Siberian Federal University: Salt Lakes Help Predict Climate


The biophysicists of Siberian Federal University and the Institute of Biophysics, SB RAS, have demonstrated the results of long-term monitoring of the Lake Shiraecosystem in Khakassia. The ecosystem has changed due to global climate change. The water in the lake has began to mix, and the level of the lake has also increased significantly due to the increased amount of precipitation. As a result, the Shira hasbecome less salty, and the amount of mini-algaehas increased.

According to Denis Rogozin(co-author of the study, professor of SibFUDepartment of Biophysics and leading researcher of the Institute of Biophysics, SB RAS), in the 1920s, the salt lakes of the Minusinsk Basin were much smaller due to the arid climate.Rainfall was less than at present, and Lake Shira was twice as salty. Then the level of the lake rose significantly due to the increased amount of precipitation, and its salinity changed accordingly. Since atmospheric precipitation enters the lake from the surface, the waters of the modern Shira resemble a Bloody Mary cocktail of two layers, where the bottom one is denser and more concentrated salty, and the upper one is more desalinated and rarefied.

In 2015-2016 scientists noted that the salinity of the Shira became more uniform. “We predicted this event a couple of years before the start of the process. In 2015, the lake seemed to be stirred with a giant spoon, and, of course, this affected its flora and fauna,” said Denis Rogozin. “The mixing of waters in Lake Shira was episodic. Interestingly, in these two years, the number of some types of mini-algae has increased.”.

The algae of Lake Shira need nutrition. The main fertilizers for microalgae, i.e. nutrient compounds of nitrogen and phosphorus, accumulate in the lower water layer. Thanks to the mixing of the waters, these compounds accumulated over the years entered the upper layer. This probably provoked an explosive growth of algae, which received an excess of previously inaccessible nutrients. However, after the outbreak of 2015-2016, the number of these algae has decreased almost to the previous level.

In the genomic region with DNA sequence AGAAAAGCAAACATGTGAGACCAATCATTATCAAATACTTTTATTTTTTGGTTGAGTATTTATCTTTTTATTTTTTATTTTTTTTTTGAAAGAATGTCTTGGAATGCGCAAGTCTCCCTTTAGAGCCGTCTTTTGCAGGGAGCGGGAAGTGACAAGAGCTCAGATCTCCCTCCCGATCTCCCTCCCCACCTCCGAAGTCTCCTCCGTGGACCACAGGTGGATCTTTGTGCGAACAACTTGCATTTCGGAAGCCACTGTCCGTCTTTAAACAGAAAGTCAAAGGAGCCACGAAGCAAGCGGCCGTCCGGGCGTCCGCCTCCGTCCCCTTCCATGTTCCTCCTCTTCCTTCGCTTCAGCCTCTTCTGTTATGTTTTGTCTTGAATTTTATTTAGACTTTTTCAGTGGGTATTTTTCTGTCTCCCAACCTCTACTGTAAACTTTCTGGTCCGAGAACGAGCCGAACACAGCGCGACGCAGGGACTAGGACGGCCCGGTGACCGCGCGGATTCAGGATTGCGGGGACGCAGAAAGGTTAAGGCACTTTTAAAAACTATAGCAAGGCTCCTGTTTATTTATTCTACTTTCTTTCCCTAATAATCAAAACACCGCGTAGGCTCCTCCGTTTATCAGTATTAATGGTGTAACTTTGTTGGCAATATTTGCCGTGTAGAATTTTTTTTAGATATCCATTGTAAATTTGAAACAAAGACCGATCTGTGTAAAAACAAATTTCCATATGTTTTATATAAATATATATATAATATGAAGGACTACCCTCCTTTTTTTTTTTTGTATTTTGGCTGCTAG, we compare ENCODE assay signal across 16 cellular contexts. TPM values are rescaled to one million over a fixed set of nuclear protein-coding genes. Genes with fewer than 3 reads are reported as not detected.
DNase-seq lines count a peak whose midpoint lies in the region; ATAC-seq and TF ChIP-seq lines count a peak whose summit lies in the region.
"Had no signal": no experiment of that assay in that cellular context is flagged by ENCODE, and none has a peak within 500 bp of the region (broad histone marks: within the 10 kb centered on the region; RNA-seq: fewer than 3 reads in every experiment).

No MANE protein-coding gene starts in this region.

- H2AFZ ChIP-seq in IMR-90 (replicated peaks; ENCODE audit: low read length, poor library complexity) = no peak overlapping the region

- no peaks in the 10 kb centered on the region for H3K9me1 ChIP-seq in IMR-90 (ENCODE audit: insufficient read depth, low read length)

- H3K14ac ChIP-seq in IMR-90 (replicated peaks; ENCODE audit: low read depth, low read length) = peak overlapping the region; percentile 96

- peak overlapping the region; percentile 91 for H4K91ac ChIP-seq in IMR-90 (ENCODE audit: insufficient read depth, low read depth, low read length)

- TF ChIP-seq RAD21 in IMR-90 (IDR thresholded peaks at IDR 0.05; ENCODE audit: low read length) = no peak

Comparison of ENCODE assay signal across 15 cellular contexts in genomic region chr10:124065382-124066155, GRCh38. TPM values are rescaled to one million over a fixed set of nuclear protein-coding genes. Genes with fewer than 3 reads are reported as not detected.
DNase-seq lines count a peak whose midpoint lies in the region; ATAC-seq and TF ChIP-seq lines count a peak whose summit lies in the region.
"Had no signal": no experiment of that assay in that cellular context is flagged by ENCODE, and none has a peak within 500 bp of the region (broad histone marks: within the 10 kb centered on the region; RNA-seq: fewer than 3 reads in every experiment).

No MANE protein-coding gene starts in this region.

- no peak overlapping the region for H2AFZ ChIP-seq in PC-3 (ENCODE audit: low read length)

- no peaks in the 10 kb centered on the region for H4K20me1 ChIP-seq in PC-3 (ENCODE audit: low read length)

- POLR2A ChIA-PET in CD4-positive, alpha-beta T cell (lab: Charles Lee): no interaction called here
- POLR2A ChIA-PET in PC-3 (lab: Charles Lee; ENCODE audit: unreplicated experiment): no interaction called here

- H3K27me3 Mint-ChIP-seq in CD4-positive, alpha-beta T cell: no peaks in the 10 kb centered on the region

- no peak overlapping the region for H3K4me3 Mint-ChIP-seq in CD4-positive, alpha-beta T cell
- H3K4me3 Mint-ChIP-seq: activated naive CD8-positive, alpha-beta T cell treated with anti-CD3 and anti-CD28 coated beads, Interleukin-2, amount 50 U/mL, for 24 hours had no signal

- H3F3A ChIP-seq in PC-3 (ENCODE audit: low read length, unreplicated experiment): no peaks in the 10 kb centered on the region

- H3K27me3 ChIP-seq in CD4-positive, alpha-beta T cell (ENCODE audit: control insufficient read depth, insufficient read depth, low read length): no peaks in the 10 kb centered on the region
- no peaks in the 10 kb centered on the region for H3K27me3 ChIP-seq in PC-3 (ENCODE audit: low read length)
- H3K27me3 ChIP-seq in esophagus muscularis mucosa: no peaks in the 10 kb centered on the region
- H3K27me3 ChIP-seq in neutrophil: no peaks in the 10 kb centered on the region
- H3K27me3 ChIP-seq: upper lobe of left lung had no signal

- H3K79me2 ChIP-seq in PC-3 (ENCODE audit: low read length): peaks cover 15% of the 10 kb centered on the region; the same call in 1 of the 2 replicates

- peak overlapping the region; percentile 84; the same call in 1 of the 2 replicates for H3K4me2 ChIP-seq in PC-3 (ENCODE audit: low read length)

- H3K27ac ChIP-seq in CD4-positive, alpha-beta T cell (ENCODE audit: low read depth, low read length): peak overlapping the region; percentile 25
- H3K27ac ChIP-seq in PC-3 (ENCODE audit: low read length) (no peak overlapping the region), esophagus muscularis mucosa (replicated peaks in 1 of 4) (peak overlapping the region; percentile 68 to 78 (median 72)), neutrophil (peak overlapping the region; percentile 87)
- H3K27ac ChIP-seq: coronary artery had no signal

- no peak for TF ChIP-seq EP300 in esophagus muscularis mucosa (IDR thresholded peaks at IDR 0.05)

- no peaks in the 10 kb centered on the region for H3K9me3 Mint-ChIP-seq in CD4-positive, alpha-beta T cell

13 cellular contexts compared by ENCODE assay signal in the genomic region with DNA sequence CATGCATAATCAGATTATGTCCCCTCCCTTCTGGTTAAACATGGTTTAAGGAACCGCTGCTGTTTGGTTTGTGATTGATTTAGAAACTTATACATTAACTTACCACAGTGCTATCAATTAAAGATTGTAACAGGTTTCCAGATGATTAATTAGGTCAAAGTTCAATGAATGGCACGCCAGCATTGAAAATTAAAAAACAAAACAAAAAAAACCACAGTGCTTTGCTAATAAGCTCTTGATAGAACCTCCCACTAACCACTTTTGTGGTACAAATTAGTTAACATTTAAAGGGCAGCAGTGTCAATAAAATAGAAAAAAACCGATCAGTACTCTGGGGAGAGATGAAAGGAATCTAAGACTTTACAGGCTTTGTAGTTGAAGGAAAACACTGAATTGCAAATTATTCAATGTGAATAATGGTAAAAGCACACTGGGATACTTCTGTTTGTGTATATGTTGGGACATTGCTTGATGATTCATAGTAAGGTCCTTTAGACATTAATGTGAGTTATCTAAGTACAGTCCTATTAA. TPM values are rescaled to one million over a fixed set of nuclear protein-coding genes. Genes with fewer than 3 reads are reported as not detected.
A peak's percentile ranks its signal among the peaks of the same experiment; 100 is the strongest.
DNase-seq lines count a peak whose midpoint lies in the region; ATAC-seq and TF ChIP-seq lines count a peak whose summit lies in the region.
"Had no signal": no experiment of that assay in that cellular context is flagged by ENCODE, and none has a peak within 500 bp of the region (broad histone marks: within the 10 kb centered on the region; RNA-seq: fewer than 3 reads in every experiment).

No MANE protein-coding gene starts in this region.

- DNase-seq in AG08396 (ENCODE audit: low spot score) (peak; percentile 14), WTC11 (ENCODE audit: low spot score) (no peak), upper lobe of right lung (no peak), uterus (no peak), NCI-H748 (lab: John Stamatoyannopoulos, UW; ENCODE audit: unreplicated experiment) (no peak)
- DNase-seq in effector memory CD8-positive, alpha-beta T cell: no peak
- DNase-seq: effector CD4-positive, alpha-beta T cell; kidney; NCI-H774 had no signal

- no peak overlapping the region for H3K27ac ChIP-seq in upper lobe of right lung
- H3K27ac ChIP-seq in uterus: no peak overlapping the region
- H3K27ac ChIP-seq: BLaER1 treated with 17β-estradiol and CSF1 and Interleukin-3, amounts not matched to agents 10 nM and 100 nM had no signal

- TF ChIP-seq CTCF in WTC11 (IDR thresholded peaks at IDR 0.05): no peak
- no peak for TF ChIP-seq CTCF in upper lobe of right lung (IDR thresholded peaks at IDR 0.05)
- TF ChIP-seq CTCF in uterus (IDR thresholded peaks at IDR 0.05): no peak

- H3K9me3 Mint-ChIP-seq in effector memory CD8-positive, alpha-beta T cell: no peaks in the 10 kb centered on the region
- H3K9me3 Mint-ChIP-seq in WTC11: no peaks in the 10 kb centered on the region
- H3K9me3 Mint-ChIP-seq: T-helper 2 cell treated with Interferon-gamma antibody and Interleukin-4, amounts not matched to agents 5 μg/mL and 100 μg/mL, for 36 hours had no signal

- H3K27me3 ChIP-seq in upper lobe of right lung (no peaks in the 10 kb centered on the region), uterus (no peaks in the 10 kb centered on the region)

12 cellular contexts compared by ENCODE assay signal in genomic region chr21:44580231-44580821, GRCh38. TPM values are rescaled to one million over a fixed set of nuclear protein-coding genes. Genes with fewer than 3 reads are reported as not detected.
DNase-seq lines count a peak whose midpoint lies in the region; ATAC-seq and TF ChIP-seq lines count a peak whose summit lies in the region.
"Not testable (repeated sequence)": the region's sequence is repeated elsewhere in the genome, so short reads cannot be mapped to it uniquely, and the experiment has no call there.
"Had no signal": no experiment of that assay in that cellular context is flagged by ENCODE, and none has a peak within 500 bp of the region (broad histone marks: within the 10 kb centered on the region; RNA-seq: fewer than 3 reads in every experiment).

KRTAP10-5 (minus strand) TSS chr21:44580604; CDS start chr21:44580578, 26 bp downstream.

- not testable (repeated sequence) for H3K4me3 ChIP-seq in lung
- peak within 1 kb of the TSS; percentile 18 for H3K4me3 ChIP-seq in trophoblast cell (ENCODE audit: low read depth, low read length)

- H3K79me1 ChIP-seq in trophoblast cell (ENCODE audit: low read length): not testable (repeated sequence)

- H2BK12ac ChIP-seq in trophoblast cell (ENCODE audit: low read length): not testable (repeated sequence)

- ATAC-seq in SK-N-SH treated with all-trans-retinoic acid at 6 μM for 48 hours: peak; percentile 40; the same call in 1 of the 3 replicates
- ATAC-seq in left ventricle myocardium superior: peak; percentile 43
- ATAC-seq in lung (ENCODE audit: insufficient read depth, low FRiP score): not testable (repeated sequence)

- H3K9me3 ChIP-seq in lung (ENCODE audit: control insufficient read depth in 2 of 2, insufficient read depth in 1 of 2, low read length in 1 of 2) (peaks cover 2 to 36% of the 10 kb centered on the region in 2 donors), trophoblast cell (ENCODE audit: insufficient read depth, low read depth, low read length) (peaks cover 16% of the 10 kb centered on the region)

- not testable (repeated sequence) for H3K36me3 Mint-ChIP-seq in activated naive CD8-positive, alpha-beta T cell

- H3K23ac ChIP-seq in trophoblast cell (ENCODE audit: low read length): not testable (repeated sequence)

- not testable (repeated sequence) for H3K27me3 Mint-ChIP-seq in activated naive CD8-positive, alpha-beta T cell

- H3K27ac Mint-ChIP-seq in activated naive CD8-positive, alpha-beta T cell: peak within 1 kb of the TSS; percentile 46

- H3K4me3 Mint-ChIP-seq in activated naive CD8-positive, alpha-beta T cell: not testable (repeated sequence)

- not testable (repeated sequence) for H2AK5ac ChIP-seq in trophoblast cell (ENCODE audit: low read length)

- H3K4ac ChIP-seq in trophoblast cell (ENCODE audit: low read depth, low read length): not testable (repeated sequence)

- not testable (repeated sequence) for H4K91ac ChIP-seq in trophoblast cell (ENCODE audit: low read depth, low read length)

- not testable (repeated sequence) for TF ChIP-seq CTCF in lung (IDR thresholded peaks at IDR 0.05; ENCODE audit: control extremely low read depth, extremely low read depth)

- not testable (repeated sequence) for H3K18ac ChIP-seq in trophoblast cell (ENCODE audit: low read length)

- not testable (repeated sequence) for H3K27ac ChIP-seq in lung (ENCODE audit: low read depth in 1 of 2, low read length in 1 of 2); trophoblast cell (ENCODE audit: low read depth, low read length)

It is impossible to see the algae boom with the naked eye. The water will just seem cloudier than usual. However, under a microscope, the biophysicists recorded a sharp increase in the number of so-called cryptophyte microalgae, while neither cyanobacteria, nor green algae reacted to the changes in a similar way. For other inhabitants of Lake Shira, for example, anaerobic bacteria, the mixing of lake waters had rather a negative effect. Anaerobic purple bacteria, whose comfortable environment is the airless and hydrogen sulfide-saturated deep layers of the lake, ended up in a hostile upper oxygen layer and nearly disappeared. Until 2014, they were notable inhabitants of Lake Shira, but after mixing, their population has not yet recovered. The changes had almost no effect on the inhabitants of the coastal zone of the lake, including crucian carp living in reed thickets at the confluence of the small Son River into the Shira. To date, the two-layer structure of the lake is also not stable. If the lake level stops rising, the layers will tend to mix. The dynamics of this process is set by strong winds and ice, which freezes and melts on the surface of the lake every year. A possible reduction in freeze-up time due to global warming will intensify this process.

“Tourists visiting Lake Shira can physically feel the decrease in the salinity of the lake: the water has become softer and does not leave a feeling of tightness on the skin. The level of the lake has risen by one and a half meters over the past ten years, which means that the salinity has fallen. It is important to study bottom sediments in order to find out what happened in the lake millennia ago. Judging by the findings of our team, in the past Shira had already experienced processes that are happening now. In the 17th century, the water level rose significantly, the waters mixed. Thisclearly indicates that the climate was also undergoing significant changes then,” summed up the researchers.

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